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Figure 3. Glucose uptake and mitochondrial oxidation. Blood-borne glucose is taken up by cells through membranous glucose transporters. In the cytoplasm, glucose is phosphorylated by hexokinase and further metabolized by a series of enzymatic reactions to phosphoenolpyruvate. This reaction product is phosphorylated by pyruvate kinase and actively transported into the mitochondrial matrix. There, pyruvate is oxidized by pyruvate dehydrogenase (PDH) to form acetyl CoA, the major fuel of the TCA in early life. On the other hand, pyruvate dehydrogenase kinase (PDK) inhibits pyruvate oxidation in peripheral tissues. CS, citrate synthase; AC, aconitase; IDH, isocitrate dehydrogenase; α-KGD, α-ketoglutarate-dehydrogenase; SCS, succinyl-CoA synthetase; SDH, succinite dehydrogenase; FH, fumarase; MDH, malate dehydrogenase.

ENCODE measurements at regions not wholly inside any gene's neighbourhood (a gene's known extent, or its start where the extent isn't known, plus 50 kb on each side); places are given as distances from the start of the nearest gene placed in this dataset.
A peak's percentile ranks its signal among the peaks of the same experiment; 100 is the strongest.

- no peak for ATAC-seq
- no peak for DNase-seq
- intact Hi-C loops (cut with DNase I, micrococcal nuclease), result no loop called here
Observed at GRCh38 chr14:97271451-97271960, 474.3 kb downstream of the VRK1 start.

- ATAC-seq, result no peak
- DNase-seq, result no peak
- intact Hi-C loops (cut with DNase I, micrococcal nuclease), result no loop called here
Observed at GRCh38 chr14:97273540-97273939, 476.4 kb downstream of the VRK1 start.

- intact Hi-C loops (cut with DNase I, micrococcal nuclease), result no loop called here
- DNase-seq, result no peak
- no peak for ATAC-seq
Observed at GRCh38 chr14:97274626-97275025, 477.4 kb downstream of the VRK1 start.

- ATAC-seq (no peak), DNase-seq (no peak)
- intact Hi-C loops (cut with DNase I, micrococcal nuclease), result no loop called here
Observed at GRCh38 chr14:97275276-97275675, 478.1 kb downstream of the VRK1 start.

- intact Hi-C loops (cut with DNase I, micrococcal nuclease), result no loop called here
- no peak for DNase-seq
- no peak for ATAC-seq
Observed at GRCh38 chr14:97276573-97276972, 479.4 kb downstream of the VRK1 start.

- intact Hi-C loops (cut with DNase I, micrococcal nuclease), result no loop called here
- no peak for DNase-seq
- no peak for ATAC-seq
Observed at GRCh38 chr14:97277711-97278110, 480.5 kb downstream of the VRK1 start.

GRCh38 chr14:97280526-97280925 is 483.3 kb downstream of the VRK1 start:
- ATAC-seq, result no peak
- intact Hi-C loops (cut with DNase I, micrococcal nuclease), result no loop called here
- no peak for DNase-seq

Acetyl CoA, derived from glucose and ketone bodies, is the major fuel in early life to enter the TCA cycle that oxidizes acetyl CoA to carbon dioxide. In this process reduced cofactors (three molecules of NADH and one molecule of FADH2) are produced that are a source of electrons for the ETC. This system consists of five serially interacting protein complexes (see below) that synthesize ATP from ADP and inorganic phosphate (Pi). Although mitochondria are the major intracellular source of vital ATP production, they cannot have ATP in stock. ATP is the universal “currency” on the cell’s energy market and is rapidly called off by numerous cellular processes. The adult human body contains as little as 60–80 g of ATP, while its daily turnover rate corresponds to 40–70 kg of de novo ATP synthesis. This number underscores the role of the mitochondrion as cellular power plant.